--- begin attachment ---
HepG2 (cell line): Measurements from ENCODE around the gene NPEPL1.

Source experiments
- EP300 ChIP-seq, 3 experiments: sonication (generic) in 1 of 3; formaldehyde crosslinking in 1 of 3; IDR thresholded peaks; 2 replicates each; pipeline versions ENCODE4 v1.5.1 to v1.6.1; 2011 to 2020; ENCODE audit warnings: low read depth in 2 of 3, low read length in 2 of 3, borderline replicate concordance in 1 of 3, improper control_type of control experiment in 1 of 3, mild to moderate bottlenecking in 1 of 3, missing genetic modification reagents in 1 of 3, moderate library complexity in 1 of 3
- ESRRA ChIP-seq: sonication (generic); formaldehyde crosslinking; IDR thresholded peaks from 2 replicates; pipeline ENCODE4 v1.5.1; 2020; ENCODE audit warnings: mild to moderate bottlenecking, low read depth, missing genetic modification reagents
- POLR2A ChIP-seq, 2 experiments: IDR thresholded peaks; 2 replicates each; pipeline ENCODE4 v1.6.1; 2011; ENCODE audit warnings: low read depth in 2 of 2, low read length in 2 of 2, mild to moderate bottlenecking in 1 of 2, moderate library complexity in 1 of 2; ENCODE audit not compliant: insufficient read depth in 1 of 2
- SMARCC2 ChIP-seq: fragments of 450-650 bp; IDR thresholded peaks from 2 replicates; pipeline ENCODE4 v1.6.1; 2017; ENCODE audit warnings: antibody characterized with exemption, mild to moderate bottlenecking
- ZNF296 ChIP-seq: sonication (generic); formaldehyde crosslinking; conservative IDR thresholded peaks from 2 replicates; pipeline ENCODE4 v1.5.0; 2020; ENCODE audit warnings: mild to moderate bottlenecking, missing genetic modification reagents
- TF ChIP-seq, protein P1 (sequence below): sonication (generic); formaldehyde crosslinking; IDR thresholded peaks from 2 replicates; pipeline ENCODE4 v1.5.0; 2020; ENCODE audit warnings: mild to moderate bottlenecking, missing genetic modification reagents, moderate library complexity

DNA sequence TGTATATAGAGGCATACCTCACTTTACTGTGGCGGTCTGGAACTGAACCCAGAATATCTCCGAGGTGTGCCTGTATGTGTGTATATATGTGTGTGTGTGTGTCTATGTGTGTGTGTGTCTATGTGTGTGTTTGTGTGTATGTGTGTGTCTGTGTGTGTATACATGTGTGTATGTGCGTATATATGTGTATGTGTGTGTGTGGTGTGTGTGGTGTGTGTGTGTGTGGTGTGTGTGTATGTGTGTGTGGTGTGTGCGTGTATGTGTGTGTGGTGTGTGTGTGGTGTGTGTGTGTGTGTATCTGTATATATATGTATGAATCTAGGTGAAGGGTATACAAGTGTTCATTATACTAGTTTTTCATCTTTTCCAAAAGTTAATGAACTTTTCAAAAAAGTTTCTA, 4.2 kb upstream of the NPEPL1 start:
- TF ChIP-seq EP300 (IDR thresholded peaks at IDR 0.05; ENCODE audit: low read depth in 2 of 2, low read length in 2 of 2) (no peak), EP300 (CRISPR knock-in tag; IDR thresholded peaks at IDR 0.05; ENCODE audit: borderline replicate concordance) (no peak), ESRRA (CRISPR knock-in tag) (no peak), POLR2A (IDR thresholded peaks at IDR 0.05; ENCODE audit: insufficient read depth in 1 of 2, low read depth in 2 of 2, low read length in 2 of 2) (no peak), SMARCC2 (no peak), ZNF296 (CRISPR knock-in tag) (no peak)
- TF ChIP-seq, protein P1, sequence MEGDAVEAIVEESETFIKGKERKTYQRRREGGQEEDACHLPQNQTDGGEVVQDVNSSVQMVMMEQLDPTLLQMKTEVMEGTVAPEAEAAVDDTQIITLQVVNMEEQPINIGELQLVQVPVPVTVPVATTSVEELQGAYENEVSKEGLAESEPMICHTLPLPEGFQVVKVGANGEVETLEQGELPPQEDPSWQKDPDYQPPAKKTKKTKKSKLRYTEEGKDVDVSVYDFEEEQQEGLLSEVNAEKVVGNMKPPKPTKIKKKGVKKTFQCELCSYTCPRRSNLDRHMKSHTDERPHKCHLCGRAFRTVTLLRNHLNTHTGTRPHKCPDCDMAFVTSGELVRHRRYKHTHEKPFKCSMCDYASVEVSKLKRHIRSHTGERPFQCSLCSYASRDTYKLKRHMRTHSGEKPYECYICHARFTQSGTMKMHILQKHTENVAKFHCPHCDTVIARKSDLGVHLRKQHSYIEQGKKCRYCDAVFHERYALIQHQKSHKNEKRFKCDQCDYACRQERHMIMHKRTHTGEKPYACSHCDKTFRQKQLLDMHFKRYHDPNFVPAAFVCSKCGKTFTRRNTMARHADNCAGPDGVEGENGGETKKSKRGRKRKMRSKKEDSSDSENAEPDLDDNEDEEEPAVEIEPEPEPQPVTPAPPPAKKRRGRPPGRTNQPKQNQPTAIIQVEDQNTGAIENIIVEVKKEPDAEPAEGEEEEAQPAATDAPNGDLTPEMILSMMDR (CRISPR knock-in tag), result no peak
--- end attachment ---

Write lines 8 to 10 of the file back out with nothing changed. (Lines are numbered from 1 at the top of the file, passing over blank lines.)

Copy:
- TF ChIP-seq, protein P1 (sequence below): sonication (generic); formaldehyde crosslinking; IDR thresholded peaks from 2 replicates; pipeline ENCODE4 v1.5.0; 2020; ENCODE audit warnings: mild to moderate bottlenecking, missing genetic modification reagents, moderate library complexity

DNA sequence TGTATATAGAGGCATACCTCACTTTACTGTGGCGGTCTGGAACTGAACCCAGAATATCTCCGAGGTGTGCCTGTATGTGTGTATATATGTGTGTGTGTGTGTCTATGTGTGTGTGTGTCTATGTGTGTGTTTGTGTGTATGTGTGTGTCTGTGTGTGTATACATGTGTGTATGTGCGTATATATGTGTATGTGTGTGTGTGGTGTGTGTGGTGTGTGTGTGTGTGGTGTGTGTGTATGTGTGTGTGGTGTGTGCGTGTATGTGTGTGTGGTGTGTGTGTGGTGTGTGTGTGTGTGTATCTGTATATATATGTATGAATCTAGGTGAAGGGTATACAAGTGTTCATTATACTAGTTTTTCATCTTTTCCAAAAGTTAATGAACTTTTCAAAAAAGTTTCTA, 4.2 kb upstream of the NPEPL1 start:
- TF ChIP-seq EP300 (IDR thresholded peaks at IDR 0.05; ENCODE audit: low read depth in 2 of 2, low read length in 2 of 2) (no peak), EP300 (CRISPR knock-in tag; IDR thresholded peaks at IDR 0.05; ENCODE audit: borderline replicate concordance) (no peak), ESRRA (CRISPR knock-in tag) (no peak), POLR2A (IDR thresholded peaks at IDR 0.05; ENCODE audit: insufficient read depth in 1 of 2, low read depth in 2 of 2, low read length in 2 of 2) (no peak), SMARCC2 (no peak), ZNF296 (CRISPR knock-in tag) (no peak)